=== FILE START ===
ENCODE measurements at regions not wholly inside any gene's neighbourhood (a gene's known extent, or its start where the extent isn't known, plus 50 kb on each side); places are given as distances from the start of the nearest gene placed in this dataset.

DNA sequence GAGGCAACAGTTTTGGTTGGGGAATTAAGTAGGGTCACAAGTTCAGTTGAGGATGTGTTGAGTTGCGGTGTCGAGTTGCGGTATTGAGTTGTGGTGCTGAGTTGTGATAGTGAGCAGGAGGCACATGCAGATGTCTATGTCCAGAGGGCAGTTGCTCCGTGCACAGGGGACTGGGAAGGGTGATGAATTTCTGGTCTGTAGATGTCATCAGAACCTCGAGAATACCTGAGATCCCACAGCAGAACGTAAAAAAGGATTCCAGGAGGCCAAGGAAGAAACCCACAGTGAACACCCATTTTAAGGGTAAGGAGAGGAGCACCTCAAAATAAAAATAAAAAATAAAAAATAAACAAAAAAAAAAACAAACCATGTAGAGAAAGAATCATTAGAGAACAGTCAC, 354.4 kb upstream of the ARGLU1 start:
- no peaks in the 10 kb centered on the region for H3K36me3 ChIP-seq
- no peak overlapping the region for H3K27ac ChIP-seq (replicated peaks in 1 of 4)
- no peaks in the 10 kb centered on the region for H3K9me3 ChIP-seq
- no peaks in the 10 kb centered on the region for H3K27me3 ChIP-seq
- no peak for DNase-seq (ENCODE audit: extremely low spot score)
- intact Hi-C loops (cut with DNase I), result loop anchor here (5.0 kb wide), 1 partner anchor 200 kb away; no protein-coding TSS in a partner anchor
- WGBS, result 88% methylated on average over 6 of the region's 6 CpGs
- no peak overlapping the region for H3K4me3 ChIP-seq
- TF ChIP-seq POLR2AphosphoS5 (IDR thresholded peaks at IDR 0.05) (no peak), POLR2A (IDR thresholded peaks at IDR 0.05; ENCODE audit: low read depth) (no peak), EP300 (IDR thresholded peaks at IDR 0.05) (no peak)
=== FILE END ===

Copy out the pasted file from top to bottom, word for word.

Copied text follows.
ENCODE measurements at regions not wholly inside any gene's neighbourhood (a gene's known extent, or its start where the extent isn't known, plus 50 kb on each side); places are given as distances from the start of the nearest gene placed in this dataset.

DNA sequence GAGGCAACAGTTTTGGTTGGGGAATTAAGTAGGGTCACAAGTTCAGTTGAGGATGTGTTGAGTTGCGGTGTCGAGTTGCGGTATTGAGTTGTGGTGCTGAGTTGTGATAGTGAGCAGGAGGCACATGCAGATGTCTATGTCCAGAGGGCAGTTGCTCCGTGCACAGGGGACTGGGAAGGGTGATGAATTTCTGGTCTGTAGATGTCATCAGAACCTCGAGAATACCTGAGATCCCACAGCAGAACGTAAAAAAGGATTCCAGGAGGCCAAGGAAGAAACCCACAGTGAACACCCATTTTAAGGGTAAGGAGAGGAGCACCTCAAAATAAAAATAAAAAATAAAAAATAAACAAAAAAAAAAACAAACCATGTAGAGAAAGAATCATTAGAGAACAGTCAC, 354.4 kb upstream of the ARGLU1 start:
- no peaks in the 10 kb centered on the region for H3K36me3 ChIP-seq
- no peak overlapping the region for H3K27ac ChIP-seq (replicated peaks in 1 of 4)
- no peaks in the 10 kb centered on the region for H3K9me3 ChIP-seq
- no peaks in the 10 kb centered on the region for H3K27me3 ChIP-seq
- no peak for DNase-seq (ENCODE audit: extremely low spot score)
- intact Hi-C loops (cut with DNase I), result loop anchor here (5.0 kb wide), 1 partner anchor 200 kb away; no protein-coding TSS in a partner anchor
- WGBS, result 88% methylated on average over 6 of the region's 6 CpGs
- no peak overlapping the region for H3K4me3 ChIP-seq
- TF ChIP-seq POLR2AphosphoS5 (IDR thresholded peaks at IDR 0.05) (no peak), POLR2A (IDR thresholded peaks at IDR 0.05; ENCODE audit: low read depth) (no peak), EP300 (IDR thresholded peaks at IDR 0.05) (no peak)